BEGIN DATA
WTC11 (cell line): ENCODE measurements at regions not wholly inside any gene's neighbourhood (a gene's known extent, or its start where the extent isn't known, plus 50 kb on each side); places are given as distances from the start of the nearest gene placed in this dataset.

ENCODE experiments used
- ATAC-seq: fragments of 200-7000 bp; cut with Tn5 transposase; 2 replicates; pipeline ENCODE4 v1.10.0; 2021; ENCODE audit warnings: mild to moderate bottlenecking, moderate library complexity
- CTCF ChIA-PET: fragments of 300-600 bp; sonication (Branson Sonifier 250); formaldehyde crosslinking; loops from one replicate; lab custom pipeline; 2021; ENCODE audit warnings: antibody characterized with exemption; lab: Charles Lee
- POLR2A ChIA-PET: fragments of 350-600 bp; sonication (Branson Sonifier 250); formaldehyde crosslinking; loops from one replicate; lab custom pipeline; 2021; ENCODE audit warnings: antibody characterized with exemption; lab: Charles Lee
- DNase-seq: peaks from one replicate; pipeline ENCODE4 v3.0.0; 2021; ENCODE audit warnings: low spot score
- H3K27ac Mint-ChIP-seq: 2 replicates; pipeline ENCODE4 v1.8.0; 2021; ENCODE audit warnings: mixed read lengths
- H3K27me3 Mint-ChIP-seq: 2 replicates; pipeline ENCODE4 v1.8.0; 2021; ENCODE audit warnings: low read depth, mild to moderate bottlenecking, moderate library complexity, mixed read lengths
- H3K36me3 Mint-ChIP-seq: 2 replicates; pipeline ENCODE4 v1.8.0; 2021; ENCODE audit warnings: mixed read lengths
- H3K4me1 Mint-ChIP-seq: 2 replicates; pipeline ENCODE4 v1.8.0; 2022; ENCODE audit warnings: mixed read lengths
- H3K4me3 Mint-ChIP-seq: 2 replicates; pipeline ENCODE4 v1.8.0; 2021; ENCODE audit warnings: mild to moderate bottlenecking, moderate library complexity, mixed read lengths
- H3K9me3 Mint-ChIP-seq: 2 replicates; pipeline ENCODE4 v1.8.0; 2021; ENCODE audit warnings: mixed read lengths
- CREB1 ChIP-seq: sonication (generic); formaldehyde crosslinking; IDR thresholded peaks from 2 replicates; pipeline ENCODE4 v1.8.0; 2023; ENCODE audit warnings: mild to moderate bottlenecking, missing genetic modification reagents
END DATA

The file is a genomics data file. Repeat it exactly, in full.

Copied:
WTC11 (cell line): ENCODE measurements at regions not wholly inside any gene's neighbourhood (a gene's known extent, or its start where the extent isn't known, plus 50 kb on each side); places are given as distances from the start of the nearest gene placed in this dataset.

ENCODE experiments used
- ATAC-seq: fragments of 200-7000 bp; cut with Tn5 transposase; 2 replicates; pipeline ENCODE4 v1.10.0; 2021; ENCODE audit warnings: mild to moderate bottlenecking, moderate library complexity
- CTCF ChIA-PET: fragments of 300-600 bp; sonication (Branson Sonifier 250); formaldehyde crosslinking; loops from one replicate; lab custom pipeline; 2021; ENCODE audit warnings: antibody characterized with exemption; lab: Charles Lee
- POLR2A ChIA-PET: fragments of 350-600 bp; sonication (Branson Sonifier 250); formaldehyde crosslinking; loops from one replicate; lab custom pipeline; 2021; ENCODE audit warnings: antibody characterized with exemption; lab: Charles Lee
- DNase-seq: peaks from one replicate; pipeline ENCODE4 v3.0.0; 2021; ENCODE audit warnings: low spot score
- H3K27ac Mint-ChIP-seq: 2 replicates; pipeline ENCODE4 v1.8.0; 2021; ENCODE audit warnings: mixed read lengths
- H3K27me3 Mint-ChIP-seq: 2 replicates; pipeline ENCODE4 v1.8.0; 2021; ENCODE audit warnings: low read depth, mild to moderate bottlenecking, moderate library complexity, mixed read lengths
- H3K36me3 Mint-ChIP-seq: 2 replicates; pipeline ENCODE4 v1.8.0; 2021; ENCODE audit warnings: mixed read lengths
- H3K4me1 Mint-ChIP-seq: 2 replicates; pipeline ENCODE4 v1.8.0; 2022; ENCODE audit warnings: mixed read lengths
- H3K4me3 Mint-ChIP-seq: 2 replicates; pipeline ENCODE4 v1.8.0; 2021; ENCODE audit warnings: mild to moderate bottlenecking, moderate library complexity, mixed read lengths
- H3K9me3 Mint-ChIP-seq: 2 replicates; pipeline ENCODE4 v1.8.0; 2021; ENCODE audit warnings: mixed read lengths
- CREB1 ChIP-seq: sonication (generic); formaldehyde crosslinking; IDR thresholded peaks from 2 replicates; pipeline ENCODE4 v1.8.0; 2023; ENCODE audit warnings: mild to moderate bottlenecking, missing genetic modification reagents